In TBCRC 026 trial, early change in SUV corrected for lean body mass (SULmax) on FDG PET/CT identified pCR responders. The SULmax was assessed on day 15 after start of neoadjuvant H + P. Greater median percent reduction in SULmax was observed in patients with pCR compared to non-pCR group (63,8% vs. 33.5%, P<0.001). Also, pCR-group showed greater proportion of SULmax 3 or less at C1D15 (93% vs. 38%; P<0.001; negative predictive value, 94%; positive predictive value, 55%) (19).
The WGS-ADAPT trials evaluated the concept of early response (defined as proliferation decrease more than 30% or less than 500 invasive tumor cells) in 3-week biopsy to predict pCR. In the HER2+/HR− cohort, non-responders (26%) had pCR of 8.3% vs. 42.9% in responders of the H + P arm. (20) Whereas in the HER2+/HR+ cohort, early responders (67%) achieved pCR in 35.7% compared to 19.8% in non-responders (14). These studies showed that biological non-response strongly predicts failure to achieve pCR.
HER2-E subtype was a predictor of pCR following H + L without chemotherapy in early-stage HER2+ BC (PAMELA). Forty-one percent of HER2-E tumors had pCR vs. 10% in non-HER2-E (P=0.0004) (18). Another analysis including four clinical trials using dual HER2 blockade, SOLTI-PAMELA, TBCRC023, TBCRC006, PER-ELISA, used the PAM50 assay to classify patients in terms of ERBB2 expression and HER2-E subtype (21). From the total of X patients, 83.8% were classified as HER2-E-high and 44.7% as ERBB2-low tumors. Following L + H, the HER2-E/ERB2 high group showed higher pCR compared to the other profiles (44.5% vs. 11.6%; P<0.001), similar results with neoadjuvant P + H was found (66.7% vs. 14.7%; P<0.01). A recent meta-analysis including 16 studies confirmed the association of HER2-E subtype in predicting pCR (22). Trials with neoadjuvant regimens without chemotherapy revealed association between HER2-E subtype and pCR in all patients [odds ratio (OR) =5.52, P<0.001] and in HR+ tumors (OR =4.08, P=0.001). The HR negative status had significantly association with pCR, compared to HR+ status, in all patients and within the HER2-E subtype (OR =2.41 and 1.76, respectively; both P<0.001). Phenotypic changes of HER2+ BC during neoadjuvant anti-HER2 dual blockade induced a low-proliferative Luminal A phenotype, more evident in RH+ and appears to increase sensitivity to CDK4/6 inhibition (23).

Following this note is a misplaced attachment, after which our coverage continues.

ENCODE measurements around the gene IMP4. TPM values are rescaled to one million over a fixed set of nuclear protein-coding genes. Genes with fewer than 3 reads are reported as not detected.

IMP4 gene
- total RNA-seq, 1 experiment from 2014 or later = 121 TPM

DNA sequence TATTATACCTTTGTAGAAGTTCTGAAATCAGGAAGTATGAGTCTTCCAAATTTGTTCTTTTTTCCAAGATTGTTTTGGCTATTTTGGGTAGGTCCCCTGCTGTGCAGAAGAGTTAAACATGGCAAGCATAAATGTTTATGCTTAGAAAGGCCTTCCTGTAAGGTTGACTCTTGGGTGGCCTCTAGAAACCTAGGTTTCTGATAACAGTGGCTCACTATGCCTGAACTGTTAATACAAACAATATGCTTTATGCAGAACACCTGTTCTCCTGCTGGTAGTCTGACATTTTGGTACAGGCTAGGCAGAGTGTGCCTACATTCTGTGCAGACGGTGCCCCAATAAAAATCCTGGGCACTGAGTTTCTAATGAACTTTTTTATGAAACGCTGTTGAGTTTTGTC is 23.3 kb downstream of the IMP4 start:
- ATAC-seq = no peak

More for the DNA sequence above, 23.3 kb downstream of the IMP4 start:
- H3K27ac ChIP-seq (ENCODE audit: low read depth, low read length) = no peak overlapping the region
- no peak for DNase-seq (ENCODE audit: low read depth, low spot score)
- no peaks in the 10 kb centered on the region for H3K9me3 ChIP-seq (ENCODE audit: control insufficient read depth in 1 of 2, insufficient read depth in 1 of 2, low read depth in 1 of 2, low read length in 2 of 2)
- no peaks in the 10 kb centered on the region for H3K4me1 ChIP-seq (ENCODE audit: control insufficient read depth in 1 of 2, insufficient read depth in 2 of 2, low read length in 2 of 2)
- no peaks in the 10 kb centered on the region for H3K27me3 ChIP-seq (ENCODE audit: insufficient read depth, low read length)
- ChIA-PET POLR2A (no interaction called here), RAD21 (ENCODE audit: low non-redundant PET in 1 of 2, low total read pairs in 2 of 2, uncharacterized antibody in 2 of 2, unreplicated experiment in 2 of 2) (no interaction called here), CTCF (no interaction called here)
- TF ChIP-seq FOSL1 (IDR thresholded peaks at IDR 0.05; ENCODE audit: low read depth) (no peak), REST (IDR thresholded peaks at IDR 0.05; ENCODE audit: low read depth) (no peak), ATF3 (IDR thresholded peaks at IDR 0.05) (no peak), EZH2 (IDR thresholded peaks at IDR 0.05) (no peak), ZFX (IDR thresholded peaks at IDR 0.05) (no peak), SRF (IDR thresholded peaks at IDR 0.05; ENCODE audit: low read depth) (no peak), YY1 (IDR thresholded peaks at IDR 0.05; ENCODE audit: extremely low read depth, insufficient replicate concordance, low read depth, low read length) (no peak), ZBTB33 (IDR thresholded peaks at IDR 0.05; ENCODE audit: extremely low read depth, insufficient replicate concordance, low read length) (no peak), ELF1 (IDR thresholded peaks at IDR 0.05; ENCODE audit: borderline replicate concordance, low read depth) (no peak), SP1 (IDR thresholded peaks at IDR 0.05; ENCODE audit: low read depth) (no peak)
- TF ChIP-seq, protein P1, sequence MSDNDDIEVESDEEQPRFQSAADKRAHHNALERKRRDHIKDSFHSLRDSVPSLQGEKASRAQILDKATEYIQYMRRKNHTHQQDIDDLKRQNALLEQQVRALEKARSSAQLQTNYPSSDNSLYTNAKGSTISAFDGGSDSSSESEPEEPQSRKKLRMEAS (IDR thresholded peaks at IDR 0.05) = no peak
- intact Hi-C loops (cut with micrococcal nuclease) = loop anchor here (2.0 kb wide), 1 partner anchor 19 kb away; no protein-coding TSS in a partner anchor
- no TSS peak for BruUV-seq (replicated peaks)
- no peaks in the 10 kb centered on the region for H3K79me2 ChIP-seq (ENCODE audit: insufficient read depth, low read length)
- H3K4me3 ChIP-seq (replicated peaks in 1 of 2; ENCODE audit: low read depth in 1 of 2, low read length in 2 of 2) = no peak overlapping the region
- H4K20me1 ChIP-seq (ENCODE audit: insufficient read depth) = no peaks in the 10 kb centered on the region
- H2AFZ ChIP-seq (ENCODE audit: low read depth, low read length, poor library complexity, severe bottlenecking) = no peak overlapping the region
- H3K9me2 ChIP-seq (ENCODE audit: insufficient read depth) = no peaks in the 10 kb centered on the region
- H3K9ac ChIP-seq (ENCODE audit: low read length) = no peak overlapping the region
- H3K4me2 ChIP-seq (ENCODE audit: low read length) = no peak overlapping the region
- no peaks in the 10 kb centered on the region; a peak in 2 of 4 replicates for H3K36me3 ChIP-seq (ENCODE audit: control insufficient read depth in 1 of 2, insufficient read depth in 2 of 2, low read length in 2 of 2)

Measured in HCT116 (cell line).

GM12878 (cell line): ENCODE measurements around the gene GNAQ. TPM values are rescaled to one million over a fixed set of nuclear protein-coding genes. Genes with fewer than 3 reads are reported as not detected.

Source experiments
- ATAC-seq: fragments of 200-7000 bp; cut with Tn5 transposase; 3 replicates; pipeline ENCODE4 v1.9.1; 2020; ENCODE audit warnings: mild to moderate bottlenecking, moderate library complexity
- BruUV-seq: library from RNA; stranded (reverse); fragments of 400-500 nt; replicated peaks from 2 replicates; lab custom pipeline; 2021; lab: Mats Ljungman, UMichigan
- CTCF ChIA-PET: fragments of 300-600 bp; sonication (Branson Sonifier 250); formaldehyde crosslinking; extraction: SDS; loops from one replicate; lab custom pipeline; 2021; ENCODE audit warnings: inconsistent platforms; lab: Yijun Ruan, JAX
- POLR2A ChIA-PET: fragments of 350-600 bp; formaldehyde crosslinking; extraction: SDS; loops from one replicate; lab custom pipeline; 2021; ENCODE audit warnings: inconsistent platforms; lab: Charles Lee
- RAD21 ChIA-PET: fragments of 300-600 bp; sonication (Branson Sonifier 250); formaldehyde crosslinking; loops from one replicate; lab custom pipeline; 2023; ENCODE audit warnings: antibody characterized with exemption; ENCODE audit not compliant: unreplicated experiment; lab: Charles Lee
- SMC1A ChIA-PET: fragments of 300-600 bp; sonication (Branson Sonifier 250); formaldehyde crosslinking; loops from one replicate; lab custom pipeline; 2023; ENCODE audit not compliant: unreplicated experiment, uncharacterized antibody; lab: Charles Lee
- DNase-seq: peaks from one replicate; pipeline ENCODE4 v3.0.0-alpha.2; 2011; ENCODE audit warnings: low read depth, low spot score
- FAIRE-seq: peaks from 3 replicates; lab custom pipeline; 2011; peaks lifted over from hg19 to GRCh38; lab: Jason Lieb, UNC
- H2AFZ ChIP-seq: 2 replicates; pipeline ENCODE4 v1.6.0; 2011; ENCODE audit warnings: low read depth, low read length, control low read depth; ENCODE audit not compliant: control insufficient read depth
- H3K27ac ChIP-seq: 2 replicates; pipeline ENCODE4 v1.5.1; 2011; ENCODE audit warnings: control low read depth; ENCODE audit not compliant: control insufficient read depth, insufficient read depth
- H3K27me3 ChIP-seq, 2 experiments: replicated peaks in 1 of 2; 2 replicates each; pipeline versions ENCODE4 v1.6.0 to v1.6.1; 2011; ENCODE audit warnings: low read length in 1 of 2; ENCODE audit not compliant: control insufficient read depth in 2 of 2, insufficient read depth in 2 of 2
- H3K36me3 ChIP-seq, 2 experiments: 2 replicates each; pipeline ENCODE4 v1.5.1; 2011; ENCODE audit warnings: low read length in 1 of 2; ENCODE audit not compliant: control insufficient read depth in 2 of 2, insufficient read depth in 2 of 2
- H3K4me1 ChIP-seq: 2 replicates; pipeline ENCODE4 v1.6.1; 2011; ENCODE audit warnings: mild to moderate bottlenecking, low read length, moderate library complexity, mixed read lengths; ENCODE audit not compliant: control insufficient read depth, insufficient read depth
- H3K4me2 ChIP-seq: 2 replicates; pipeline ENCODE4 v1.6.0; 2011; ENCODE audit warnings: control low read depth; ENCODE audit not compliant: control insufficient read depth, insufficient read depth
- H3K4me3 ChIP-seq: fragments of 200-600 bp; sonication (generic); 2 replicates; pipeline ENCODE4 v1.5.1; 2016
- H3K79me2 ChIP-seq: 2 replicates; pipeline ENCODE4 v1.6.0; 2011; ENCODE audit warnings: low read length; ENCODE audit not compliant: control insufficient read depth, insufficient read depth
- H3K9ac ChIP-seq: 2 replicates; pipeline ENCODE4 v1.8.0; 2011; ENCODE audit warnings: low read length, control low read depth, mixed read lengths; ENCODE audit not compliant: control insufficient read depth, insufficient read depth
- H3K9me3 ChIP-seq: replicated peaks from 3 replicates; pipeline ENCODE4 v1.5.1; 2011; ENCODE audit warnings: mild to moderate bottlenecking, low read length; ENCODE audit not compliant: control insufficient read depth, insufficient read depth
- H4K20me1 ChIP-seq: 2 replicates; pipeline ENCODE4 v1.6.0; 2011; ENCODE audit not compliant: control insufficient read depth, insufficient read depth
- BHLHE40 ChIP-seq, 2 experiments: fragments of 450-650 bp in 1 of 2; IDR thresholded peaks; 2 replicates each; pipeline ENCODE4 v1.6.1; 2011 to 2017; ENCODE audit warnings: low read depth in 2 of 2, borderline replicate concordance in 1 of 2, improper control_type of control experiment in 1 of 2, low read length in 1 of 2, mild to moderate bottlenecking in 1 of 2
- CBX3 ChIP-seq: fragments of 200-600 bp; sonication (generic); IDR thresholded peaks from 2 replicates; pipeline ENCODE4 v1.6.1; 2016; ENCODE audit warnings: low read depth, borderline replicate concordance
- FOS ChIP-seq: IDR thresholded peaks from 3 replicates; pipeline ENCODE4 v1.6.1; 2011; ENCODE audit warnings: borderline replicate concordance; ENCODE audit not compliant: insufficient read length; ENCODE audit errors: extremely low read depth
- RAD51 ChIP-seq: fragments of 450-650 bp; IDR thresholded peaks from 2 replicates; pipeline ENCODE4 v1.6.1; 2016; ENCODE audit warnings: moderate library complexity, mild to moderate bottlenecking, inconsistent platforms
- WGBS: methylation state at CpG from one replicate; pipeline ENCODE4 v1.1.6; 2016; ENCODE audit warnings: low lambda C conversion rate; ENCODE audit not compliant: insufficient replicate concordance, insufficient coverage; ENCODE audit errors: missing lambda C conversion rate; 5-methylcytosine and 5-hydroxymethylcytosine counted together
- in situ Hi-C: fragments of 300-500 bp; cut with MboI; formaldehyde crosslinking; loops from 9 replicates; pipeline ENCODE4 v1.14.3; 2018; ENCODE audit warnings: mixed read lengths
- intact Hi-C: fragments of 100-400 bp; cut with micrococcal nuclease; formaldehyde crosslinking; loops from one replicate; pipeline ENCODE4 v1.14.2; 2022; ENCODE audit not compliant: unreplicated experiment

The association between TILs and pCR was evaluated in patients treated with H + L in PAMELA trial. The presence of TILs on day 15 biopsy was associated with increased pCR and a combined score of tumor cellularity and TILs (CelTIL) measure at day 15 showed no pCR in patients with CelTIL-low and 33% pCR in those considered CelTIL-high (24).
Lastly, in the KRISTINE trial the 15 samples tumors of patients in TDM1 + P neoadjuvant arm who experienced loco-regional progression were evaluated. This analysis revealed higher HER2 heterogeneity and lower HER2 expression compared to samples of the patients without progression in the same setting. Based in this data, patients with molecular profile like this may require more aggressive treatment, like conventional systemic chemotherapy combined with HER2 target therapy.
In HER2+ BC pCR is a strong prognostic factor for long-term outcome and there is evidence to support the hypothesis that a group of selected HER2+ patients may not need chemotherapy. Therefore, it is critical to identify patients who have the greatest chance of achieving pCR using de-escalation neoadjuvant treatment in future clinical trials.
Conflicts of Interest: Both authors have completed the ICMJE uniform disclosure form (available at http://dx.doi.org/10.21037/apm-20-1035). The authors have no conflicts of interest to declare.